Backlash and Immigration
Kirsten Lindbloom, Chair, Austin Human Rights Commission
The controversy over immigration in Austin remains heated, with the neo-Nazi National Socialist Movement and its opponents both taking to downtown Austin streets, confronting each other with bullhorns, their crowds of supporters promoting vastly different views of immigration and opposing visions of America. "It's pretty intense," says Kirsten Lindbloom, chair of the Austin Human Rights Commission and herself an immigrant from Canada. A town than was more than 90 percent white as recently as the 2000 census, Austin has changed dramatically through increased Latino immigration — this year its public schools' kindergarten class is 45 percent nonwhite. In this divided community, the Commission works to promote dialog and respect for human rights. Lindbloom talked about the continuing debate of immigration in Austin in an interview.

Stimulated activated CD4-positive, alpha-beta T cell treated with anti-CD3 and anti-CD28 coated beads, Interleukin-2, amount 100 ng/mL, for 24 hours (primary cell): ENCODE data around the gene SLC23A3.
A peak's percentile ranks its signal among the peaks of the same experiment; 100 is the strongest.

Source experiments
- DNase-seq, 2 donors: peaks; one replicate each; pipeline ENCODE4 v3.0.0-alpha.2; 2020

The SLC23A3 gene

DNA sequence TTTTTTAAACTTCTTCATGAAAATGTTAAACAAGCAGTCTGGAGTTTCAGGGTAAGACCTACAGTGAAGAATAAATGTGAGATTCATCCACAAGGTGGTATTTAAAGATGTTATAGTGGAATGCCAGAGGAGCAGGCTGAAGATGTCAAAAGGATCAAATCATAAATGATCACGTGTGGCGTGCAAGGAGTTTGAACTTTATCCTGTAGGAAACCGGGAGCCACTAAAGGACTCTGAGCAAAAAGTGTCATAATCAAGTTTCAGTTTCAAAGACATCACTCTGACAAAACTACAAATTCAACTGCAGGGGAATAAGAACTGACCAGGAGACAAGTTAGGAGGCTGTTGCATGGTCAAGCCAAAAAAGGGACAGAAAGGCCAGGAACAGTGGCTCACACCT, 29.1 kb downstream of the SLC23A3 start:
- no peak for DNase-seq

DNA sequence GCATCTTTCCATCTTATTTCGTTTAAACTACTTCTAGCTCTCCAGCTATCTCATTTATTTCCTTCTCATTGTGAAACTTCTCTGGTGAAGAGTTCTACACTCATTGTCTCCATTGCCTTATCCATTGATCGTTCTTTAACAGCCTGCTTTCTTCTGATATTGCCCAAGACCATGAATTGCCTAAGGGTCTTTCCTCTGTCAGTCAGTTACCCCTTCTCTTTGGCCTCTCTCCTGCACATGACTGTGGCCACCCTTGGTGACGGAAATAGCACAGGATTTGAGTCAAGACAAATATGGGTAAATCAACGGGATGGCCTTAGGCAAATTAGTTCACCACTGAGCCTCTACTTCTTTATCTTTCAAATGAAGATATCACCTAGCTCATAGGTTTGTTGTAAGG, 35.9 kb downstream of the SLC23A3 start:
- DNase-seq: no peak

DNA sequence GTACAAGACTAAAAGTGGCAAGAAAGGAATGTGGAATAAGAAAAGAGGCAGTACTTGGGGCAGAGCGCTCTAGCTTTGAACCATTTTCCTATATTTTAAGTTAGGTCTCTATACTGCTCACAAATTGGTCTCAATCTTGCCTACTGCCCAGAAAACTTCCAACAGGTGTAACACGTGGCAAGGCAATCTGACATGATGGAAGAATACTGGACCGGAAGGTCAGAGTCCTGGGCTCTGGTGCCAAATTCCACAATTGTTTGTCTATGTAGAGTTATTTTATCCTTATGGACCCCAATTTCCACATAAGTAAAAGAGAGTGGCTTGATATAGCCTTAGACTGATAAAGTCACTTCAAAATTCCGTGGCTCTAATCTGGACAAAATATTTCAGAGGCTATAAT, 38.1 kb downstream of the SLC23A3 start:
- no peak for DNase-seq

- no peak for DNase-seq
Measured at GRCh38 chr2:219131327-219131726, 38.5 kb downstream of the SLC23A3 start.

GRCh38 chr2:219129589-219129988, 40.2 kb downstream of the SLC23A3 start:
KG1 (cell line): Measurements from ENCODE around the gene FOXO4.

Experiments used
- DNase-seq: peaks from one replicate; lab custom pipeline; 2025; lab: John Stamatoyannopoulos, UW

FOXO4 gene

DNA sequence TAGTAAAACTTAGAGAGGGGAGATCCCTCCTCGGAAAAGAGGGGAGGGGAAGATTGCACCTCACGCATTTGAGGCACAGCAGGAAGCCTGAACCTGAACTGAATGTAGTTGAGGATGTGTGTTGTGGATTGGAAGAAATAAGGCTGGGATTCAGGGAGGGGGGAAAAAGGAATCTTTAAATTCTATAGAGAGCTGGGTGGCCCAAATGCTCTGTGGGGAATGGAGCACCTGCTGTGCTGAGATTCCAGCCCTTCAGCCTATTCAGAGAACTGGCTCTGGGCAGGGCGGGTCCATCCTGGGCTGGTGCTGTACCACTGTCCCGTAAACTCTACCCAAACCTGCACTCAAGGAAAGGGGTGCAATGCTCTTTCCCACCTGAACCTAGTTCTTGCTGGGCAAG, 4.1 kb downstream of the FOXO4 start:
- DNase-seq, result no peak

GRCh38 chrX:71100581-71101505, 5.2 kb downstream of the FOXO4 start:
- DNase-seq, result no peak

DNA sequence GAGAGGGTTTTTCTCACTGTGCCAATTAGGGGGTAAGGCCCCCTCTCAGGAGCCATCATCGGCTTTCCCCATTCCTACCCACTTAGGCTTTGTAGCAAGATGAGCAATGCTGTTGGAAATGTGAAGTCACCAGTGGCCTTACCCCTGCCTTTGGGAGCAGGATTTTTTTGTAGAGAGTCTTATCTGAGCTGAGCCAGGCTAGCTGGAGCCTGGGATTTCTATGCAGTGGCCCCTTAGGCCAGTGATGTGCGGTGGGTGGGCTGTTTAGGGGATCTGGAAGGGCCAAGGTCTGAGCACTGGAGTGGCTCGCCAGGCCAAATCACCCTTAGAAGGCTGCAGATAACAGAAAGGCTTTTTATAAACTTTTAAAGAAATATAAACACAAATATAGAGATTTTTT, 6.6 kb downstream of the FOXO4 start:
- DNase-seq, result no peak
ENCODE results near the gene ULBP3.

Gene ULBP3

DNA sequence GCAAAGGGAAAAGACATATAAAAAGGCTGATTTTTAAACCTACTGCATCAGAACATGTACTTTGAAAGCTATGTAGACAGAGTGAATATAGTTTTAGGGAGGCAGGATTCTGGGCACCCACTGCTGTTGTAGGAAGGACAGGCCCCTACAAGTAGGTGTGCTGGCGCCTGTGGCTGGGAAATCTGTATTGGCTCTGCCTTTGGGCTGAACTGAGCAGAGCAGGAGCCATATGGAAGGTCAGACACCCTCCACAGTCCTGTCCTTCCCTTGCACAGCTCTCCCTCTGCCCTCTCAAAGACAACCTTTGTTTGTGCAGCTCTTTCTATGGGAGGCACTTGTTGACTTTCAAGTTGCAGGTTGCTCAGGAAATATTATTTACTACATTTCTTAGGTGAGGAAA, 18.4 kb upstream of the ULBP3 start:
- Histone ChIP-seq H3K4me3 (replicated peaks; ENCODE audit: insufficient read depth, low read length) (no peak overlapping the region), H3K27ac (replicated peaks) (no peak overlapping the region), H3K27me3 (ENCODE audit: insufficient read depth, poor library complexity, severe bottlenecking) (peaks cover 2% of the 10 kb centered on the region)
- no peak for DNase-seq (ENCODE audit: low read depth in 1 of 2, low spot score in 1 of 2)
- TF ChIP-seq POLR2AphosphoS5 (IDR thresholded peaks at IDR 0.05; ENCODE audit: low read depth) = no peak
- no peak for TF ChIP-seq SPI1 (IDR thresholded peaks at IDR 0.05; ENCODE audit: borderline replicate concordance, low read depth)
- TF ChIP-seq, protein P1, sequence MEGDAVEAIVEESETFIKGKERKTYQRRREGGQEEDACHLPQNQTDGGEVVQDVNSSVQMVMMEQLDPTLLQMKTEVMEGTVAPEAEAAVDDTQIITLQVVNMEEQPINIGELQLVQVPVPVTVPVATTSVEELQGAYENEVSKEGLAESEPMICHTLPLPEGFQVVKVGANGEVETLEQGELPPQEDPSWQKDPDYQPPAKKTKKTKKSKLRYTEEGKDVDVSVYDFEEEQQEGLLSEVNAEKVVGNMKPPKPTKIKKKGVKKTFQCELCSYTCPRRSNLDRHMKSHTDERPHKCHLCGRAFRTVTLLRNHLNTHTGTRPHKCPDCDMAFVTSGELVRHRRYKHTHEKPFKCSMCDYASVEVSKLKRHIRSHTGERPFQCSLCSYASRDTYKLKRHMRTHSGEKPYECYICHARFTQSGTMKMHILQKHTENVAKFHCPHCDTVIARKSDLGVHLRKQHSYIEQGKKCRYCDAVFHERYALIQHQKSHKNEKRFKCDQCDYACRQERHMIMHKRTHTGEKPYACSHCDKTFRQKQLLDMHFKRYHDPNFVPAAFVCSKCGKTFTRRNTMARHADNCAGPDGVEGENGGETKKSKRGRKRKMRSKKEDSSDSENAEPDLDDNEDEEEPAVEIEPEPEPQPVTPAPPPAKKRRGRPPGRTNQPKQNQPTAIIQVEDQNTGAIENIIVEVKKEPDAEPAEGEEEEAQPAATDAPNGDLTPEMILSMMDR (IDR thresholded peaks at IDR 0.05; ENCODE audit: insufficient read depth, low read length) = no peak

Comments from Kirsten Lindbloom
Question: The growth of the immigrant community in Austin has sparked controversy in the past. How would you characterize attitudes in Austin toward immigration now?
Kirsten Lindbloom: I think that no matter where we stand on the issue of immigration, we all agree that things need to change. The current system is not working for any of us. I'm actually an immigrant — I'm Canadian and in year nine of my own immigration journey. I have a green card, and it took me eight years to get it. I'm white, I'm educated, and I found the system to be cold and challenging. I can't imagine what it must be like for my counterparts, who have language issues.